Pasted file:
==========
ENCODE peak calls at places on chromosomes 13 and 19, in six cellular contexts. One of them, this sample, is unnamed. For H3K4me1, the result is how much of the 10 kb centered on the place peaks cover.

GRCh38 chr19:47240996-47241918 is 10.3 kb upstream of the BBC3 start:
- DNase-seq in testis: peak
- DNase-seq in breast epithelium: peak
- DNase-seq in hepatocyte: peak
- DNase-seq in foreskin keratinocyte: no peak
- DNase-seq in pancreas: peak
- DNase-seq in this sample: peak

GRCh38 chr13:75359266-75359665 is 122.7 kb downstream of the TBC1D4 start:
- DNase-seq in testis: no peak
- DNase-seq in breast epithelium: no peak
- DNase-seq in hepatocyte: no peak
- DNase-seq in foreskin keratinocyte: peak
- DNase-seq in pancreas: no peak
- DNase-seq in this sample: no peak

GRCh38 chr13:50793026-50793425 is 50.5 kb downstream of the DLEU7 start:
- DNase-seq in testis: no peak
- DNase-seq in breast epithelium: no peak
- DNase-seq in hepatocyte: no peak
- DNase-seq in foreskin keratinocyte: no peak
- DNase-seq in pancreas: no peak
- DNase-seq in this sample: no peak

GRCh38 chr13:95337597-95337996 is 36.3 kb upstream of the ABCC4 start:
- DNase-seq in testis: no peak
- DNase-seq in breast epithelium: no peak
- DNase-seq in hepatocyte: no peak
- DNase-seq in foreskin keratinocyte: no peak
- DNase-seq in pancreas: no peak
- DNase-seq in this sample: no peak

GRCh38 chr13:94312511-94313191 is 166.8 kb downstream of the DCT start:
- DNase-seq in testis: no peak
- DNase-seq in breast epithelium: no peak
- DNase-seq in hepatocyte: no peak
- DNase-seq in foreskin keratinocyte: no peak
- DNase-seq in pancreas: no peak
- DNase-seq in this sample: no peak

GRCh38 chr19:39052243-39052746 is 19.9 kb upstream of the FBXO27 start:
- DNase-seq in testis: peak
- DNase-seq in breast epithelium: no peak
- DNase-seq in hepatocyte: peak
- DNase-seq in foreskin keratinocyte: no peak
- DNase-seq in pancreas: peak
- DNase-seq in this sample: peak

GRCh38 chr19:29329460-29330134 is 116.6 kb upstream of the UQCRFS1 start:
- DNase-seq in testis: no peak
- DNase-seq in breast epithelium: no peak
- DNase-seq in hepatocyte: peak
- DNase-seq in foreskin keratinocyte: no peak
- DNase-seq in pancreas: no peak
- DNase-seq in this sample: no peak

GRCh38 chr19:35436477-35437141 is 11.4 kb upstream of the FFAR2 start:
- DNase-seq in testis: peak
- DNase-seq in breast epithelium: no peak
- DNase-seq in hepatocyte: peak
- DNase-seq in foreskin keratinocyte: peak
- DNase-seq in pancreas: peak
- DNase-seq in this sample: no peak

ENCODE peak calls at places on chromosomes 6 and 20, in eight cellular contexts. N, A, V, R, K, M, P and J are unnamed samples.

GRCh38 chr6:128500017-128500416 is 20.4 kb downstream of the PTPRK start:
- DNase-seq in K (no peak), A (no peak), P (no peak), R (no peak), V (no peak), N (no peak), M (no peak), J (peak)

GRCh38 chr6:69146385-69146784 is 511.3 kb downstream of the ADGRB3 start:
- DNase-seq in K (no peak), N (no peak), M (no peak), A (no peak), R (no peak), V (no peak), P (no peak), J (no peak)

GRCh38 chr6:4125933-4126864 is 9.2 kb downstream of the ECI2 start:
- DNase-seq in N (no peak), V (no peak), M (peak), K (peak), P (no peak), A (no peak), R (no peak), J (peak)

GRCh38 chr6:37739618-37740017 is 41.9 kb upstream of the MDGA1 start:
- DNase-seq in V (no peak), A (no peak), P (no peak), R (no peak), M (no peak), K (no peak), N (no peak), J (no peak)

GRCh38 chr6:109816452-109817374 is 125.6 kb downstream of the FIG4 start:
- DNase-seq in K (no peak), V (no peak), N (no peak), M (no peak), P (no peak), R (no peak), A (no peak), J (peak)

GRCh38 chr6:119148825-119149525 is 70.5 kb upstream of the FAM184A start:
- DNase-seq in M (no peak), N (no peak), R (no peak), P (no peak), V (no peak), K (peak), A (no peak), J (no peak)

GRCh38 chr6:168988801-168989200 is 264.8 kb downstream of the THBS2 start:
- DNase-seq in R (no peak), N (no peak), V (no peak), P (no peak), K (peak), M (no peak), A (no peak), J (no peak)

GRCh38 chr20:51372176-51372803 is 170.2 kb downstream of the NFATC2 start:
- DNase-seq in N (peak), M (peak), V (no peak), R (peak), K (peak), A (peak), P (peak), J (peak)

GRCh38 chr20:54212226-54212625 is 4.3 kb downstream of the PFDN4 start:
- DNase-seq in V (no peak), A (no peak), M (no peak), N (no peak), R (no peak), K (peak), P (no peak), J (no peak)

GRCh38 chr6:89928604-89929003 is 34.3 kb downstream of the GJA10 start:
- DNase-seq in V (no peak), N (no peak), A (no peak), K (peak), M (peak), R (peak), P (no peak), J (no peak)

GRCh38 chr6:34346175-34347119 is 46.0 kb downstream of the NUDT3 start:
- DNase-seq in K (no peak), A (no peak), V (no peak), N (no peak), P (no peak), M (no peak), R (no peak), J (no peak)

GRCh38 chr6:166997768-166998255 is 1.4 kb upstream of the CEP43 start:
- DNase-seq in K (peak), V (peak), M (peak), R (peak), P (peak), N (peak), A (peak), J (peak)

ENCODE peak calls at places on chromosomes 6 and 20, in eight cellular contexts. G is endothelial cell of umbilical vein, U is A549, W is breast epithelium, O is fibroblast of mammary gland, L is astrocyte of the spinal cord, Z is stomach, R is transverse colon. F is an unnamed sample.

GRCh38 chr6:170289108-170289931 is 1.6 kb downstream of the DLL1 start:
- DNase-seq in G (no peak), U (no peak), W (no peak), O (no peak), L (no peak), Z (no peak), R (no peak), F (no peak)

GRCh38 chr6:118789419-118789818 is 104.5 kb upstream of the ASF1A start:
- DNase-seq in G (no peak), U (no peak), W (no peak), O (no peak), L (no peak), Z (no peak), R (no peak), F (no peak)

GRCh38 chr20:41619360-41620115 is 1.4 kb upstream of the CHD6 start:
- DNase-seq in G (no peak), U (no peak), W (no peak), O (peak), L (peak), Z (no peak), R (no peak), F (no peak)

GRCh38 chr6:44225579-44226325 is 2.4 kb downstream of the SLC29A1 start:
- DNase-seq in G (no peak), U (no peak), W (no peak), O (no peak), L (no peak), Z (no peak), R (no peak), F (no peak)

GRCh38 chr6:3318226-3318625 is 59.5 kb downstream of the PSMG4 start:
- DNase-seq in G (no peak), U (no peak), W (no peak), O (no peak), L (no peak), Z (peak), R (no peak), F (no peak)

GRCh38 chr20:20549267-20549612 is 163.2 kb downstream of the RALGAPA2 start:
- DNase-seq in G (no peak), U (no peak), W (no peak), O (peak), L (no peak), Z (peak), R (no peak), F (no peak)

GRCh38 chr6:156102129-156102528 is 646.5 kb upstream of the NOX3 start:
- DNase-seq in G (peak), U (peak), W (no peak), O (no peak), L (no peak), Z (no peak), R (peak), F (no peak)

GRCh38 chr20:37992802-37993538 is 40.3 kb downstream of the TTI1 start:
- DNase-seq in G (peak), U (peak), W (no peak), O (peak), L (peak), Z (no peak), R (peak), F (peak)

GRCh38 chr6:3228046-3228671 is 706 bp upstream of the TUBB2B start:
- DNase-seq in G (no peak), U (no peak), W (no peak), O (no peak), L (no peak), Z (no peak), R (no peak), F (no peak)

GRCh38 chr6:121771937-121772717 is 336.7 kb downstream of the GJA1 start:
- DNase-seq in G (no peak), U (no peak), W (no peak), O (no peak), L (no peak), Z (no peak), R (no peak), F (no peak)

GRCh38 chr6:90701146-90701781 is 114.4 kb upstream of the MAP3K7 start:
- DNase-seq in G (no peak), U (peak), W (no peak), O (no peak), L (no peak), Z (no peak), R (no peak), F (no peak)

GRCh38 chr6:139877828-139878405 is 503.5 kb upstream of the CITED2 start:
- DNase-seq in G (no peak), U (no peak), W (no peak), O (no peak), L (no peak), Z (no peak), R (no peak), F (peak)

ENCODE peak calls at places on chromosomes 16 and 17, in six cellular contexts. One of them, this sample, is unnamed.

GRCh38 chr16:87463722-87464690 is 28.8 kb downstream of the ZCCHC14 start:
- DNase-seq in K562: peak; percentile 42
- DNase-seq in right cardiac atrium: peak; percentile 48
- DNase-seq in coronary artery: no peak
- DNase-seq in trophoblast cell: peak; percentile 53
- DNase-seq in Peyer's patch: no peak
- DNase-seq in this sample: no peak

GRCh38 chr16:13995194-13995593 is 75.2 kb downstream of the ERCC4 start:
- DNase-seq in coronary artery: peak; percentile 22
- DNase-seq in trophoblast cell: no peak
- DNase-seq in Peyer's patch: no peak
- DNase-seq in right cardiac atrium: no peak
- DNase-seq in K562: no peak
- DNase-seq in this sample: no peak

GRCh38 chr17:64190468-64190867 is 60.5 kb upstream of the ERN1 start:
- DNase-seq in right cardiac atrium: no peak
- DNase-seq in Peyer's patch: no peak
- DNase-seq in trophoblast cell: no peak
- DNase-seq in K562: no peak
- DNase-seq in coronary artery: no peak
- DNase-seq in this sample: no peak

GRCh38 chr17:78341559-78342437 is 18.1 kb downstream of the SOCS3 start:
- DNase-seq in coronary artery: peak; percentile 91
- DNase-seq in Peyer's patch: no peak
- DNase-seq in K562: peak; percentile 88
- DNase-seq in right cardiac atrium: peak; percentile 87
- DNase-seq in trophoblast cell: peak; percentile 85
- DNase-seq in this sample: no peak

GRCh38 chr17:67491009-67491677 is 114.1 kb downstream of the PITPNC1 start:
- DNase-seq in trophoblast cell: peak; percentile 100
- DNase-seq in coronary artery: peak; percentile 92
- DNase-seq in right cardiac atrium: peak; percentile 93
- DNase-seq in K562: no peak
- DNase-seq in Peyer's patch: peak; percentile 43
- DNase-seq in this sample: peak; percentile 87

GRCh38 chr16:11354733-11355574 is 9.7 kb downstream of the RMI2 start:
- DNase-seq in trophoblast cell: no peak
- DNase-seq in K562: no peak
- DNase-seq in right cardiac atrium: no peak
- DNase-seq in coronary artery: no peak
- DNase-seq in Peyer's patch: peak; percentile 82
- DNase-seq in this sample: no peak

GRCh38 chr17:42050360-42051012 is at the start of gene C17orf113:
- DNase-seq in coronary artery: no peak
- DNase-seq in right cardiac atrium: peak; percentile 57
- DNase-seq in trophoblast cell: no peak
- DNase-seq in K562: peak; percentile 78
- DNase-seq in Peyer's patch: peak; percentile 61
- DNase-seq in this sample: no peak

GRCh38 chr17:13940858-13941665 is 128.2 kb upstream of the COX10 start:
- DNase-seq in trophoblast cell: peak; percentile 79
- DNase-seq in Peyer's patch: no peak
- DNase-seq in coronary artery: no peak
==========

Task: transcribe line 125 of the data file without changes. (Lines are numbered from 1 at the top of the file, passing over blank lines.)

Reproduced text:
- DNase-seq in Peyer's patch: no peak